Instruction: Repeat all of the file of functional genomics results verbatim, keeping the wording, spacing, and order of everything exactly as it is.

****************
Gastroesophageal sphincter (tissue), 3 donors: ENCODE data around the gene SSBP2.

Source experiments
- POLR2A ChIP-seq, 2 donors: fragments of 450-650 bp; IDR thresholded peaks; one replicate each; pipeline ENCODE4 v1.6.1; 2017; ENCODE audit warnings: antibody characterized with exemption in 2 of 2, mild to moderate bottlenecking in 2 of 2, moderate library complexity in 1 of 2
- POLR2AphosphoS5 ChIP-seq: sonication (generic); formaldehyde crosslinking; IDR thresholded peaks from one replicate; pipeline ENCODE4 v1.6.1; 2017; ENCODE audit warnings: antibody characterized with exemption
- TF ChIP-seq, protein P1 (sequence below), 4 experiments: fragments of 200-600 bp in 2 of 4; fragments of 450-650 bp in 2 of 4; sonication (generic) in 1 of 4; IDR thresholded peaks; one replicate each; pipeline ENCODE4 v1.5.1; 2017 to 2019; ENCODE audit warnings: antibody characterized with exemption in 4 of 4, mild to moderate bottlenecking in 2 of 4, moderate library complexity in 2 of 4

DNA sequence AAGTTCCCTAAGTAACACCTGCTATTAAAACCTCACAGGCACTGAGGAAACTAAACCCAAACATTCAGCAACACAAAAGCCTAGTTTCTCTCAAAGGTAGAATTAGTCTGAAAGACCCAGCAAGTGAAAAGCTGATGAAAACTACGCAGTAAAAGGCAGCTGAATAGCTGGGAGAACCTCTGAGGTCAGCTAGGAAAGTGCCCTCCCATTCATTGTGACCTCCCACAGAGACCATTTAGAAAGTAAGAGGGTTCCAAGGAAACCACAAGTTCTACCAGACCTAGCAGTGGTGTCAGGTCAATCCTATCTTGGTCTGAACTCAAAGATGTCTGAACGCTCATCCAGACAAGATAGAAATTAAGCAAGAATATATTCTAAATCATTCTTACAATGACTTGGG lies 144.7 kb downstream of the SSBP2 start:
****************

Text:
Gastroesophageal sphincter (tissue), 3 donors: ENCODE data around the gene SSBP2.

Source experiments
- POLR2A ChIP-seq, 2 donors: fragments of 450-650 bp; IDR thresholded peaks; one replicate each; pipeline ENCODE4 v1.6.1; 2017; ENCODE audit warnings: antibody characterized with exemption in 2 of 2, mild to moderate bottlenecking in 2 of 2, moderate library complexity in 1 of 2
- POLR2AphosphoS5 ChIP-seq: sonication (generic); formaldehyde crosslinking; IDR thresholded peaks from one replicate; pipeline ENCODE4 v1.6.1; 2017; ENCODE audit warnings: antibody characterized with exemption
- TF ChIP-seq, protein P1 (sequence below), 4 experiments: fragments of 200-600 bp in 2 of 4; fragments of 450-650 bp in 2 of 4; sonication (generic) in 1 of 4; IDR thresholded peaks; one replicate each; pipeline ENCODE4 v1.5.1; 2017 to 2019; ENCODE audit warnings: antibody characterized with exemption in 4 of 4, mild to moderate bottlenecking in 2 of 4, moderate library complexity in 2 of 4

DNA sequence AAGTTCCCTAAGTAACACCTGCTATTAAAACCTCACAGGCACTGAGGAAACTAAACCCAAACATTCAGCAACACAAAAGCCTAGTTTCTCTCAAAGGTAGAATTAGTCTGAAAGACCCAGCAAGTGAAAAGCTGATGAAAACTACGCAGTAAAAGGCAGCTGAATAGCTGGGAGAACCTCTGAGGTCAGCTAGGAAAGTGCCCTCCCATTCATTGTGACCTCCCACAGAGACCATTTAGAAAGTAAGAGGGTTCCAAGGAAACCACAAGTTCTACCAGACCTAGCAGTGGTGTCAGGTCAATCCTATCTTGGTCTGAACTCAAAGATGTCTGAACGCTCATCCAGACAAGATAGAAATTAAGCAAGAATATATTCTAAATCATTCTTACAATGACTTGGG lies 144.7 kb downstream of the SSBP2 start: